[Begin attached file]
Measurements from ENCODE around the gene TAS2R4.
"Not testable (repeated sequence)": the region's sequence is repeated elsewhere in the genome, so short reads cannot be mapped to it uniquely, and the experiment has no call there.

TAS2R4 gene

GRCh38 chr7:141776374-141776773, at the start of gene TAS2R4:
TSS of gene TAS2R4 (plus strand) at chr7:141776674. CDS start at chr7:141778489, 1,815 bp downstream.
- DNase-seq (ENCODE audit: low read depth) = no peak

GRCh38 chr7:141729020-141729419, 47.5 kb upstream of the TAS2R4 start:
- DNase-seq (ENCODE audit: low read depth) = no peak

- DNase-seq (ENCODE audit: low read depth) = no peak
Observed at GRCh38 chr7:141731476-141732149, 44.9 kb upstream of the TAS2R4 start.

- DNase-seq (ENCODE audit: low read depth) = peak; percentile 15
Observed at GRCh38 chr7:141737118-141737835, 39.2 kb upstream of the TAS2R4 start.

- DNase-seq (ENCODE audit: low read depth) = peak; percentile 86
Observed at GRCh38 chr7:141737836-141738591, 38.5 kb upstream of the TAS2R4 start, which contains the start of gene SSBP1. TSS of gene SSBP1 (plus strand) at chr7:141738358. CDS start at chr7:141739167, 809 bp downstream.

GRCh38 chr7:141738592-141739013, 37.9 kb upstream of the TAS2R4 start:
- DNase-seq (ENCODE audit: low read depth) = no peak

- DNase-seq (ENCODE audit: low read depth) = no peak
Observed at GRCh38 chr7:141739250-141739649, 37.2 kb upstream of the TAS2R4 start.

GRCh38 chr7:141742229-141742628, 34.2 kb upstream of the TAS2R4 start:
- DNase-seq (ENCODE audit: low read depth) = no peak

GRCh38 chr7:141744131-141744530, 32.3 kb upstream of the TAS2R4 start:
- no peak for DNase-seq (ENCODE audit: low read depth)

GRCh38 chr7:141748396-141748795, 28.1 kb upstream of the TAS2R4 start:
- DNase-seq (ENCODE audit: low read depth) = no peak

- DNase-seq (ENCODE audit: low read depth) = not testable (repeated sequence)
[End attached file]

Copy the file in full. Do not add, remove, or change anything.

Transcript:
Measurements from ENCODE around the gene TAS2R4.
"Not testable (repeated sequence)": the region's sequence is repeated elsewhere in the genome, so short reads cannot be mapped to it uniquely, and the experiment has no call there.

TAS2R4 gene

GRCh38 chr7:141776374-141776773, at the start of gene TAS2R4:
TSS of gene TAS2R4 (plus strand) at chr7:141776674. CDS start at chr7:141778489, 1,815 bp downstream.
- DNase-seq (ENCODE audit: low read depth) = no peak

GRCh38 chr7:141729020-141729419, 47.5 kb upstream of the TAS2R4 start:
- DNase-seq (ENCODE audit: low read depth) = no peak

- DNase-seq (ENCODE audit: low read depth) = no peak
Observed at GRCh38 chr7:141731476-141732149, 44.9 kb upstream of the TAS2R4 start.

- DNase-seq (ENCODE audit: low read depth) = peak; percentile 15
Observed at GRCh38 chr7:141737118-141737835, 39.2 kb upstream of the TAS2R4 start.

- DNase-seq (ENCODE audit: low read depth) = peak; percentile 86
Observed at GRCh38 chr7:141737836-141738591, 38.5 kb upstream of the TAS2R4 start, which contains the start of gene SSBP1. TSS of gene SSBP1 (plus strand) at chr7:141738358. CDS start at chr7:141739167, 809 bp downstream.

GRCh38 chr7:141738592-141739013, 37.9 kb upstream of the TAS2R4 start:
- DNase-seq (ENCODE audit: low read depth) = no peak

- DNase-seq (ENCODE audit: low read depth) = no peak
Observed at GRCh38 chr7:141739250-141739649, 37.2 kb upstream of the TAS2R4 start.

GRCh38 chr7:141742229-141742628, 34.2 kb upstream of the TAS2R4 start:
- DNase-seq (ENCODE audit: low read depth) = no peak

GRCh38 chr7:141744131-141744530, 32.3 kb upstream of the TAS2R4 start:
- no peak for DNase-seq (ENCODE audit: low read depth)

GRCh38 chr7:141748396-141748795, 28.1 kb upstream of the TAS2R4 start:
- DNase-seq (ENCODE audit: low read depth) = no peak

- DNase-seq (ENCODE audit: low read depth) = not testable (repeated sequence)